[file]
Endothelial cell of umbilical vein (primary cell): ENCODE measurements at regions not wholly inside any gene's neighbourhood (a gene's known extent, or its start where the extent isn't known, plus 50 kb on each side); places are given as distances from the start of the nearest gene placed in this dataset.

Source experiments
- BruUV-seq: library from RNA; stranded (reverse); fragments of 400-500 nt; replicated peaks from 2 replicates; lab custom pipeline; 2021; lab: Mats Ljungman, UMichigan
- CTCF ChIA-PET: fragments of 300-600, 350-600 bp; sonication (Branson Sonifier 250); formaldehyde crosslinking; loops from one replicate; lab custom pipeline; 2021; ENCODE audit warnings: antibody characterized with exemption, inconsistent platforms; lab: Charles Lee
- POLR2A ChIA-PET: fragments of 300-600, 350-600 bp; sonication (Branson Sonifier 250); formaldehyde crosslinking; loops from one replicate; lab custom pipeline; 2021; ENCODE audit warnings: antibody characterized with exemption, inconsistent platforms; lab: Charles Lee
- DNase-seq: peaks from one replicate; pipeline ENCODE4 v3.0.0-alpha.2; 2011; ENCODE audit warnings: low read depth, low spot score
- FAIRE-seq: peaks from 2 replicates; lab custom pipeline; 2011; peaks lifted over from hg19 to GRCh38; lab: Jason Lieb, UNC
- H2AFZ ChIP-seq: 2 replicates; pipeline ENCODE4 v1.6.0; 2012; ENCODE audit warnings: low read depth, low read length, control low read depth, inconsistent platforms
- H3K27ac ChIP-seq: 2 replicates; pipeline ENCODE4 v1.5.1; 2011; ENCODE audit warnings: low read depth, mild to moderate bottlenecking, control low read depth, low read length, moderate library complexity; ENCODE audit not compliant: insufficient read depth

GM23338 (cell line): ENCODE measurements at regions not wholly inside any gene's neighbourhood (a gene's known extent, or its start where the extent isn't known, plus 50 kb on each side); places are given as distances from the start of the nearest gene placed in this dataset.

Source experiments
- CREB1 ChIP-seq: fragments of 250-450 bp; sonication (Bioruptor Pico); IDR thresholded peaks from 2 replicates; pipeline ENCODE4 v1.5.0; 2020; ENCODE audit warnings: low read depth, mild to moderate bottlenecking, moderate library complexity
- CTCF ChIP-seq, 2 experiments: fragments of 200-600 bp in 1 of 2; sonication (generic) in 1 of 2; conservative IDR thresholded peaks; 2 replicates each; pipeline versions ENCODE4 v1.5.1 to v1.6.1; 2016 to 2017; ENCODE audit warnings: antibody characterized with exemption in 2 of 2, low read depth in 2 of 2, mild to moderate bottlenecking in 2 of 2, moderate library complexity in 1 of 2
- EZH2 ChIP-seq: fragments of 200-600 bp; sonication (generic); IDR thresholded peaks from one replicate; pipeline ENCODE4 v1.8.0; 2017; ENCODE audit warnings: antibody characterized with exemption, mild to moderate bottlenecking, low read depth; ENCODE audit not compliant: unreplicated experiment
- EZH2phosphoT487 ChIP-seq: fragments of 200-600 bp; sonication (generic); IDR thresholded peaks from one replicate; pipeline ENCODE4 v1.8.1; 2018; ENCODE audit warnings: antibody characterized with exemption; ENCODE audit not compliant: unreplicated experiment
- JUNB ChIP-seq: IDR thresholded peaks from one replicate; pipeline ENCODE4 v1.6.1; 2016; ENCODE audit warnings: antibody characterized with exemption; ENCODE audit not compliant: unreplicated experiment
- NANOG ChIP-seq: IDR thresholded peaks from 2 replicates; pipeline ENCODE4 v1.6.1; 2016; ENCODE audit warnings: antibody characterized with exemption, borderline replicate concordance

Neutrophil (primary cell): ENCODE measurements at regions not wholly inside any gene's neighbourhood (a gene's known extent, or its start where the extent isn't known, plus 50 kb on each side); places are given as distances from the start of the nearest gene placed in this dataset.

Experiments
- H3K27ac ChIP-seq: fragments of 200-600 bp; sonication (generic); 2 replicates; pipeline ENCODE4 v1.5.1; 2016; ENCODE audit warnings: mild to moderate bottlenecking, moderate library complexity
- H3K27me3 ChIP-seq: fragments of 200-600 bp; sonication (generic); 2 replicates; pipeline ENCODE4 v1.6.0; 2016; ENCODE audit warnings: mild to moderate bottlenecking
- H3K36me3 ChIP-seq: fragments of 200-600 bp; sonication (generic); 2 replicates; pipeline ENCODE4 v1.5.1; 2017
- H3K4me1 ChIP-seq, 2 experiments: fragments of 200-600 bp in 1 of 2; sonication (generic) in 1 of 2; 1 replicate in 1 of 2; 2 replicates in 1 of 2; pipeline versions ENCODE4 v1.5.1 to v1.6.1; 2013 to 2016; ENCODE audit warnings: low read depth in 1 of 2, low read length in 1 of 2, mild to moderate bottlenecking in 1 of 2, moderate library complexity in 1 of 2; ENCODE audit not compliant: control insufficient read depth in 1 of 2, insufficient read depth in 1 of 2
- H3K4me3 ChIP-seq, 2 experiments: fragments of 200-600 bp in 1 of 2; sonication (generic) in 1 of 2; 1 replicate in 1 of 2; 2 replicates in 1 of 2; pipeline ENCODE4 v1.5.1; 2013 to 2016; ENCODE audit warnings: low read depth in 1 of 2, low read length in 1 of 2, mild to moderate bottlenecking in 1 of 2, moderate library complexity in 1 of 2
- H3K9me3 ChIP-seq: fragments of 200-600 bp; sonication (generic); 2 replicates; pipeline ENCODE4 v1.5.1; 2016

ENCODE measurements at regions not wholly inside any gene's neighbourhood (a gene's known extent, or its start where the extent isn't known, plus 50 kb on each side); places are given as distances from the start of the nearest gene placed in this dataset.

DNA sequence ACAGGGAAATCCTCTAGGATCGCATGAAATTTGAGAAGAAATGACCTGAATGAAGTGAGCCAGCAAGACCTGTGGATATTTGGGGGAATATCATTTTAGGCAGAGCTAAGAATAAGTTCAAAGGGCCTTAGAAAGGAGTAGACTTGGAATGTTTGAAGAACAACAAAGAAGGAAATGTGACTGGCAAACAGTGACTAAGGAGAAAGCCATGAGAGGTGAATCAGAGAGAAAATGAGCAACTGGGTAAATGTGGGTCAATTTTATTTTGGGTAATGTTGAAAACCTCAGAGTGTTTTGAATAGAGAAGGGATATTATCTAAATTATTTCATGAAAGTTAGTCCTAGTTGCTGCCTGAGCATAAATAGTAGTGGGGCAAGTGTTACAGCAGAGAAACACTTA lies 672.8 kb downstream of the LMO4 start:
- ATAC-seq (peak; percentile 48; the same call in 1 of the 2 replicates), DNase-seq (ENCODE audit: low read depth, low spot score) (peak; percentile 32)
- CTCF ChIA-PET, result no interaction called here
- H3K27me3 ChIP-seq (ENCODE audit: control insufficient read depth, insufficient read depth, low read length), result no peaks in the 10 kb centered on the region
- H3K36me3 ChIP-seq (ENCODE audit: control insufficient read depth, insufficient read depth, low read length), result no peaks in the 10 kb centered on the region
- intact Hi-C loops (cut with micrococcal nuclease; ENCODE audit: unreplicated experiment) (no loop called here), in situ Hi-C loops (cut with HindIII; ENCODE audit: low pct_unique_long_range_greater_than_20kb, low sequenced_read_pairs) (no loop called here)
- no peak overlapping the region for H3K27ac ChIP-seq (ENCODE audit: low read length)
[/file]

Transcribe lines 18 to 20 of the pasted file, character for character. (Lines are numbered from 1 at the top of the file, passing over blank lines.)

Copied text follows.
Neutrophil (primary cell): ENCODE measurements at regions not wholly inside any gene's neighbourhood (a gene's known extent, or its start where the extent isn't known, plus 50 kb on each side); places are given as distances from the start of the nearest gene placed in this dataset.

Experiments
- H3K27ac ChIP-seq: fragments of 200-600 bp; sonication (generic); 2 replicates; pipeline ENCODE4 v1.5.1; 2016; ENCODE audit warnings: mild to moderate bottlenecking, moderate library complexity